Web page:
The report's contradiction of the U.S. intelligence community's finding is likely to further inflame tensions between Trump supporters and intelligence officials accused of representing an anti-Trump "deep state."
It includes what Conaway told POLITICO was "almost a man-year's worth of work" in reviewing the intelligence community's findings about Russian election interference. But he did not offer any specific details Monday about why he believes the intelligence conclusion — that the Kremlin, after initially setting out to undermine Clinton, came to work on behalf of Trump's campaign — was mistaken.
"We assess Russian President Vladimir Putin ordered an influence campaign in 2016 aimed at the US presidential election," stated the October 2016 report from the Office of the Director of National Intelligence, the FBI, the CIA and the NSA.
"Russia’s goals were to undermine public faith in the US democratic process, denigrate Secretary Clinton, and harm her electability and potential presidency. We further assess Putin and the Russian Government developed a clear preference for President-elect Trump. We have high confidence in these judgments," the report stated.
At the start of the House Intelligence Committee's probe, its chairman, Rep. Devin Nunes (R-Calif.) pursued still-unsubstantiated allegations that Obama administration officials mishandled classified surveillance of Trump associates. Democrats charged that Nunes's real goal was to undermine the credibility of charges that Trump or his associates might have been influenced by the Kremlin.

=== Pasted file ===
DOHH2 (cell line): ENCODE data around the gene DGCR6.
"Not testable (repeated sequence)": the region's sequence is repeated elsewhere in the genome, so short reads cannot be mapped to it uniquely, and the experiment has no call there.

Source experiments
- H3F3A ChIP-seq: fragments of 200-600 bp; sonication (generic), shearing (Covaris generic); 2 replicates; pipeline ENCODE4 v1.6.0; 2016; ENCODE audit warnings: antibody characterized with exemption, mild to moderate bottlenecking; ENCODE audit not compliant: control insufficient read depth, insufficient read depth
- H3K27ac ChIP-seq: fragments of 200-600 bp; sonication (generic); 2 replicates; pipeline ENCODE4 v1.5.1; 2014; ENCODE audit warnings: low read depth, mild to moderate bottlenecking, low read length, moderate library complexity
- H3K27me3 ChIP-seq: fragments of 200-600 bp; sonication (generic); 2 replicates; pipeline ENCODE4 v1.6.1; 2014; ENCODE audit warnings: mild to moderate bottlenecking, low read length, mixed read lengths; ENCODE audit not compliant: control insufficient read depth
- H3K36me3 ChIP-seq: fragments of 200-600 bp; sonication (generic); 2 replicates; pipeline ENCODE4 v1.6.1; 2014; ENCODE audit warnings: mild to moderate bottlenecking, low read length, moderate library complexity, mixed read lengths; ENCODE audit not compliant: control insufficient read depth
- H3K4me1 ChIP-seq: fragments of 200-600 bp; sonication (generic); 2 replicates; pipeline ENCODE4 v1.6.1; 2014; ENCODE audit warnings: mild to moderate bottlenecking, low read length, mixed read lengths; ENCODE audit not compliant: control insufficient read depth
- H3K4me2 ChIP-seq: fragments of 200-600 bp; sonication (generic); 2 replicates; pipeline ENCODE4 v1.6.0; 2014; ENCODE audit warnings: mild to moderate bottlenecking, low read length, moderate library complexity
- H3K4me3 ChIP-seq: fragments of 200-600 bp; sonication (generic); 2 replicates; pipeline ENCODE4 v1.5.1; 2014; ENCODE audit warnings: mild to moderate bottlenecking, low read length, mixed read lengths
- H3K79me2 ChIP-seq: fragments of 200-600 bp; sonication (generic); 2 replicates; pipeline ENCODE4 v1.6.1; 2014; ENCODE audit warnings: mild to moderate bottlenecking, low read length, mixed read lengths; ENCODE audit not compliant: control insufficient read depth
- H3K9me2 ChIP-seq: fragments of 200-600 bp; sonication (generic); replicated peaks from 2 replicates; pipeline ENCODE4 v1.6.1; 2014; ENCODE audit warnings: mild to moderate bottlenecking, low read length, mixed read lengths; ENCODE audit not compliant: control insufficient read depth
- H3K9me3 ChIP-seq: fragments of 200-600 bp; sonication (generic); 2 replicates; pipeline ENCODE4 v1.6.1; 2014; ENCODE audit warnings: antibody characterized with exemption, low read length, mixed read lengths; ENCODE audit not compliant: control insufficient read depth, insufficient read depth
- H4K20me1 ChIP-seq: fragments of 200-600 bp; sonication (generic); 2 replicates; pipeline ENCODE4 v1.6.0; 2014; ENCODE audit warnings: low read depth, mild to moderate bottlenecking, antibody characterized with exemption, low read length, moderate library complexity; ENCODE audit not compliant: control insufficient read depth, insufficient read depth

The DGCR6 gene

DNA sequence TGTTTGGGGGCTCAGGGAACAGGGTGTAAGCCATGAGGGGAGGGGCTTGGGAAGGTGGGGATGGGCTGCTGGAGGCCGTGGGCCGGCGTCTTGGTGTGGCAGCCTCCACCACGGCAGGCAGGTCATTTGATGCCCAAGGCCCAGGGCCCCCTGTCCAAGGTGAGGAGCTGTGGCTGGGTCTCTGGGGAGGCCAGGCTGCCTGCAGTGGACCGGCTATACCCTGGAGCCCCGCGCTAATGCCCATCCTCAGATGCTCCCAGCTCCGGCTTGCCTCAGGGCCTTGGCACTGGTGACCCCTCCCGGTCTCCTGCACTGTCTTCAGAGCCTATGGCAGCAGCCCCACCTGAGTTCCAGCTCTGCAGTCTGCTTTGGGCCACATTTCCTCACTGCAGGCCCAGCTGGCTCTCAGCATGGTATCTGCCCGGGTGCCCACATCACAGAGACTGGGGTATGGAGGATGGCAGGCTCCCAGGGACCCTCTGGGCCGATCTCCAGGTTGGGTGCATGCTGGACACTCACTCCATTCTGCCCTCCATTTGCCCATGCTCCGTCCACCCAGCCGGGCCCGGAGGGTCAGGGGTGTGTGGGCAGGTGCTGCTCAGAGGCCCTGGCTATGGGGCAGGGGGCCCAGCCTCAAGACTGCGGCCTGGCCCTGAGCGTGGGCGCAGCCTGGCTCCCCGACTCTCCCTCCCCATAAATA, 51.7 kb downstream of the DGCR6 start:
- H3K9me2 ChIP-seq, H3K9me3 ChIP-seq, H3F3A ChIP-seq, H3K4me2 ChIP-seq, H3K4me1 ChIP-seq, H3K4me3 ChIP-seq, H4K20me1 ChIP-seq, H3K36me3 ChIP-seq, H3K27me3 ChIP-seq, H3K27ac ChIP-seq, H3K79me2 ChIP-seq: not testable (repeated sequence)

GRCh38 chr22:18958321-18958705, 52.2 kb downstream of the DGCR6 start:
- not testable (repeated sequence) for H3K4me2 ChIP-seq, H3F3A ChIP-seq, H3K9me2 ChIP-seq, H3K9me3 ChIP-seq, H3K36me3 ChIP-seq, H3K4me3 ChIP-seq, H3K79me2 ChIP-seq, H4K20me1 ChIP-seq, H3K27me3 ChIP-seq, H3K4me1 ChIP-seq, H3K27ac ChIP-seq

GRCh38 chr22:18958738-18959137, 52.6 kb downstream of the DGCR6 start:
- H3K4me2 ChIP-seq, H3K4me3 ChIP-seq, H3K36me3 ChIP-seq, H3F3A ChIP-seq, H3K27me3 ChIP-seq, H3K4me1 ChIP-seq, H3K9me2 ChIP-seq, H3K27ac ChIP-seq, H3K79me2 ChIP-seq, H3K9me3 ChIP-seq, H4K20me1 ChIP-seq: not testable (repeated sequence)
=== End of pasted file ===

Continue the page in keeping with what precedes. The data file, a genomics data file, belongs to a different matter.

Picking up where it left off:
Schiff and the panel's other Democrats charged that Republicans seemed to rush the probe to a conclusion before the committee had developed a complete picture of how Russia intervened in the 2016 vote.
The committee has not interviewed several key Trump associates who have either been indicted or pleaded guilty in the course of Mueller's probe. They include former Trump campaign chairman Paul Manafort and his deputy Rick Gates, former national security adviser Michael Flynn and Trump campaign foreign policy adviser George Papadopoulos.
In recent days, several Republican members of the House Intelligence Committee had been openly calling to bring the investigation to a close, claiming frustration over ceaseless tension on the panel, leaks from witness interviews and a climate of mistrust that had harmed the committee’s historical spirit of bipartisanship.
Democrats, though, have insisted that Republicans show little interest in getting straight answers from top Trump allies, like the president’s son Donald Trump Jr., White House communications director Hope Hicks and the president’s personal lawyer Michael Cohen.